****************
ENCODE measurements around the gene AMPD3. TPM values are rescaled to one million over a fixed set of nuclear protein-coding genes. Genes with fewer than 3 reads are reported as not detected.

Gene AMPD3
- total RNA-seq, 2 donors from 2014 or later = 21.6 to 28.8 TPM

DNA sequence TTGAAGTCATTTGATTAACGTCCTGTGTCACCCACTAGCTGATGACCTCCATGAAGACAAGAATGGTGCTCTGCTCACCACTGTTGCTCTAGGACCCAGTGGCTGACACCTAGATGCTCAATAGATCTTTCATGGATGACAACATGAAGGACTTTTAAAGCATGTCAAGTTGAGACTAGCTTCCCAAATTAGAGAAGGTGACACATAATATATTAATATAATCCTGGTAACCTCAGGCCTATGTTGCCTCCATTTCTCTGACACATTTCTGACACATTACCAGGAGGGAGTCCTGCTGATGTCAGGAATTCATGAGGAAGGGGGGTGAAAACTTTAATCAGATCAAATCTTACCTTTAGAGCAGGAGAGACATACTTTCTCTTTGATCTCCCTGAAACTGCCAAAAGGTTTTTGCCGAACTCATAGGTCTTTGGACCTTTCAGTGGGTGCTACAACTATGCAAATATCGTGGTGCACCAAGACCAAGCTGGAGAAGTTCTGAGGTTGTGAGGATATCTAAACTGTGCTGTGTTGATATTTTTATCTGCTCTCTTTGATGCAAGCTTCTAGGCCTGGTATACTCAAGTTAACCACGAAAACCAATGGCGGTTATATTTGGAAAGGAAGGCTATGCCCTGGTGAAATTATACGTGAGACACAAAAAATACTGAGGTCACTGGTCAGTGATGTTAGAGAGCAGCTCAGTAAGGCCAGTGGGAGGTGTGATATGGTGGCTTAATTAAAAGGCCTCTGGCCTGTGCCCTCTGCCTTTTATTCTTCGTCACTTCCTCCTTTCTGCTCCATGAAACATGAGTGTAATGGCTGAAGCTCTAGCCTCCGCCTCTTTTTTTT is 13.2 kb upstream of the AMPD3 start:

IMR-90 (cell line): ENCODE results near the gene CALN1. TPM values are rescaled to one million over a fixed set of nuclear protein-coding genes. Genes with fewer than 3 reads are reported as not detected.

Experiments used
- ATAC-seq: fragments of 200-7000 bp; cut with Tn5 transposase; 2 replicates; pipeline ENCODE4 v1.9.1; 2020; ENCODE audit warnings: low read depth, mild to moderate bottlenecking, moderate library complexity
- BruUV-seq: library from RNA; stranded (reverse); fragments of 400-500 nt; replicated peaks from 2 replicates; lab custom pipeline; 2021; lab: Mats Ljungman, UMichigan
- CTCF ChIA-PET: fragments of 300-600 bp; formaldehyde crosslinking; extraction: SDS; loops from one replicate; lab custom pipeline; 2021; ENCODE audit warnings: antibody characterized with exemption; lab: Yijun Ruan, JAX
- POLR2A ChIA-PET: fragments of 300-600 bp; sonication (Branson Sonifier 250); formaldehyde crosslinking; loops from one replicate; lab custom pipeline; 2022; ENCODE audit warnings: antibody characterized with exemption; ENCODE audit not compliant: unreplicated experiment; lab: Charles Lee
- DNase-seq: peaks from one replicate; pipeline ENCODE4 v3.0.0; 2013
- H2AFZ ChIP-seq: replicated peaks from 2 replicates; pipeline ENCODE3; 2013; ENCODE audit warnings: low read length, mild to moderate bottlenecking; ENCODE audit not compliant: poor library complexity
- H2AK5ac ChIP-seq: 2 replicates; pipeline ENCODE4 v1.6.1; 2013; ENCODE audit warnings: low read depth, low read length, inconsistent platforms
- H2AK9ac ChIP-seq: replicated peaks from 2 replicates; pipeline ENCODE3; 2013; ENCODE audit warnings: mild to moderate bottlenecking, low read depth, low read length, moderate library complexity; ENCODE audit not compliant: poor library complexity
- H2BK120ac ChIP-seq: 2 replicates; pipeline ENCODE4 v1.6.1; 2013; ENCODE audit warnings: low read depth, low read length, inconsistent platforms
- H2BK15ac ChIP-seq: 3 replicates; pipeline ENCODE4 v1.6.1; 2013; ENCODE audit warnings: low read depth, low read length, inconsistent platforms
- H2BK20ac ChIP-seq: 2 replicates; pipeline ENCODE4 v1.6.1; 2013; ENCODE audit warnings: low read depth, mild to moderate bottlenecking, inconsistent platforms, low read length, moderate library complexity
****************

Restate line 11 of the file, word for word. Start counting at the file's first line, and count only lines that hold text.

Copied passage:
- DNase-seq: peaks from one replicate; pipeline ENCODE4 v3.0.0; 2013